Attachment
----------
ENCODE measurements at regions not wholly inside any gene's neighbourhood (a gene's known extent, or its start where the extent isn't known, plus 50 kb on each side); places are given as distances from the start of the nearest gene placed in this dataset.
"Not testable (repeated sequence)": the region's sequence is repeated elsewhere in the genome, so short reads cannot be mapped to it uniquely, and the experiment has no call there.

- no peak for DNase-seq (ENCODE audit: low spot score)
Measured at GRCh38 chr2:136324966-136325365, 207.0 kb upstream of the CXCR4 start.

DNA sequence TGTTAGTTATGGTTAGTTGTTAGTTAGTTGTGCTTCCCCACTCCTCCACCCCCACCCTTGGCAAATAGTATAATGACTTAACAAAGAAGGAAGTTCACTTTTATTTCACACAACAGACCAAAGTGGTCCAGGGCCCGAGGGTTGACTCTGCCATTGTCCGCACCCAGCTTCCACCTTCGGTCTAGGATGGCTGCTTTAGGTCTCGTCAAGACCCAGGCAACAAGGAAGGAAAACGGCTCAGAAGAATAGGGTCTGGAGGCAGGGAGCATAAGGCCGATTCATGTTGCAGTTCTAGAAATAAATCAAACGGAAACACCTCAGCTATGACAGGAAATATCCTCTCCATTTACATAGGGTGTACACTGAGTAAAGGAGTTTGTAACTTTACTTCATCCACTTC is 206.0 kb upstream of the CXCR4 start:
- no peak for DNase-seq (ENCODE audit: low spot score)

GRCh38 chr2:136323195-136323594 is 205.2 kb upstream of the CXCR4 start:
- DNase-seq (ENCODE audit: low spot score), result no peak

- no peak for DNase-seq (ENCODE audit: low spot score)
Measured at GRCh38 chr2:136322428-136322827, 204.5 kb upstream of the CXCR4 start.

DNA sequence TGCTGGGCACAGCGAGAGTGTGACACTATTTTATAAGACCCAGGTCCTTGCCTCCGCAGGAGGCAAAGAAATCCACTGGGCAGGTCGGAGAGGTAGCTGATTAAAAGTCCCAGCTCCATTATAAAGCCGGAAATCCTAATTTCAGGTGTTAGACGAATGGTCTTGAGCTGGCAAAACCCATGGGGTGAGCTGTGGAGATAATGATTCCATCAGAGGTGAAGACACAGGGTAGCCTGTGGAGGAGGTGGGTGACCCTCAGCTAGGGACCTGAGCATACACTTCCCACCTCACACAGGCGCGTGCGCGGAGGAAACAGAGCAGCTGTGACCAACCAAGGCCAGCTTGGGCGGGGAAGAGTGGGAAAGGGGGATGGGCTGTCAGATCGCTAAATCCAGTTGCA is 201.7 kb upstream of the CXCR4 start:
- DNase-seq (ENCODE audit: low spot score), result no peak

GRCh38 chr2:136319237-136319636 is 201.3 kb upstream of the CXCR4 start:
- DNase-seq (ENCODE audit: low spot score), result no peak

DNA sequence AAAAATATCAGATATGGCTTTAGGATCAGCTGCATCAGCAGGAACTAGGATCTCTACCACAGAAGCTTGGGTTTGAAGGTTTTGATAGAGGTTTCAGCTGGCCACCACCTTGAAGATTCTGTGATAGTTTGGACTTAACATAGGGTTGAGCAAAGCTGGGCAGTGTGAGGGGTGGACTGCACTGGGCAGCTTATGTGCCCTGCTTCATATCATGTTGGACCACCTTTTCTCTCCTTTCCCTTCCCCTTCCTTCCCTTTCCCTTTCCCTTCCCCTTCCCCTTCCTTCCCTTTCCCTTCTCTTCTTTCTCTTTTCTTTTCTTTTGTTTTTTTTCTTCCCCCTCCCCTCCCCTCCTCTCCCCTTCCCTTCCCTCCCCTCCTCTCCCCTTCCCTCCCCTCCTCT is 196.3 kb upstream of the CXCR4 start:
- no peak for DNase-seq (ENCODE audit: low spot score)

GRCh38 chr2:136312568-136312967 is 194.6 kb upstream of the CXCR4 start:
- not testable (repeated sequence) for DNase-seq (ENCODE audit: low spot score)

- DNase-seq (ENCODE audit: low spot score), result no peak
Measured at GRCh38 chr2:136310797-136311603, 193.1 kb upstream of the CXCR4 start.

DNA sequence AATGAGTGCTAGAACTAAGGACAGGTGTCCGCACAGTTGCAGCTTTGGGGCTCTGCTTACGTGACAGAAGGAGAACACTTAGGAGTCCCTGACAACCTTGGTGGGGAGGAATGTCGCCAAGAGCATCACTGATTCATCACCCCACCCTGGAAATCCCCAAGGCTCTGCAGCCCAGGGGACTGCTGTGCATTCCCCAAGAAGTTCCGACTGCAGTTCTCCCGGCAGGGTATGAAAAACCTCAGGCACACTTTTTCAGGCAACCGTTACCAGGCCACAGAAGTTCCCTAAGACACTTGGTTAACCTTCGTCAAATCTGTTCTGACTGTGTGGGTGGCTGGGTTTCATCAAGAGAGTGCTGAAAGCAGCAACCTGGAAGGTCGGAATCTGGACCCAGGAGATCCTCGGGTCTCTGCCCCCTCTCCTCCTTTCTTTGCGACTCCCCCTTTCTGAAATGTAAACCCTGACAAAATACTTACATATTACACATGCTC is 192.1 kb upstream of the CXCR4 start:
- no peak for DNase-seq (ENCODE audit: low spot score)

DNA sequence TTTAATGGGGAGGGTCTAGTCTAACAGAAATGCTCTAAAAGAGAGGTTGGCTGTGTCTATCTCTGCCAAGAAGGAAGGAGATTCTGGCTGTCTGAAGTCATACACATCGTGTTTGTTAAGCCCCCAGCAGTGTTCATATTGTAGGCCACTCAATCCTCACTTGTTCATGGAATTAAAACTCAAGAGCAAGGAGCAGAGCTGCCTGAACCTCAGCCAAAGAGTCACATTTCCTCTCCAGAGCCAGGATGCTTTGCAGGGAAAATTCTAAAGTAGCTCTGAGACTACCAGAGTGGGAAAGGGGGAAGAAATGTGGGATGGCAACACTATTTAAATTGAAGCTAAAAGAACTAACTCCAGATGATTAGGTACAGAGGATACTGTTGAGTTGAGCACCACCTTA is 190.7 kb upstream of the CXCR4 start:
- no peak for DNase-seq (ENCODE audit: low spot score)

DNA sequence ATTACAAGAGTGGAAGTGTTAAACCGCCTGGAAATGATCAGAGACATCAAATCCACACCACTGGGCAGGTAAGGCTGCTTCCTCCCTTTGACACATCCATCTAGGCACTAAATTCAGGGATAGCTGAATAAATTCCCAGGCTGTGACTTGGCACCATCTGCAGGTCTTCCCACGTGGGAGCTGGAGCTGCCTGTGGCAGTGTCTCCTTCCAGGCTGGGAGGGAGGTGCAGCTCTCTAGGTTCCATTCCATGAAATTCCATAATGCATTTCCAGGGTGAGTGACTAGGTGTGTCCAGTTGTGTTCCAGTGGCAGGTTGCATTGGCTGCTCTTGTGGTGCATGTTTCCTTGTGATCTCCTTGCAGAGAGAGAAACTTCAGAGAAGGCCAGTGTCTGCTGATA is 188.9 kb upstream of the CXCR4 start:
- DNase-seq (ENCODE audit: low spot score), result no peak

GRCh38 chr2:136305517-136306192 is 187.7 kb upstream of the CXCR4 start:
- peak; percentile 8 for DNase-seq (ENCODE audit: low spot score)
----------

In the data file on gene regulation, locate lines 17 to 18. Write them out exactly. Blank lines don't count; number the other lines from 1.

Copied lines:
GRCh38 chr2:136312568-136312967 is 194.6 kb upstream of the CXCR4 start:
- not testable (repeated sequence) for DNase-seq (ENCODE audit: low spot score)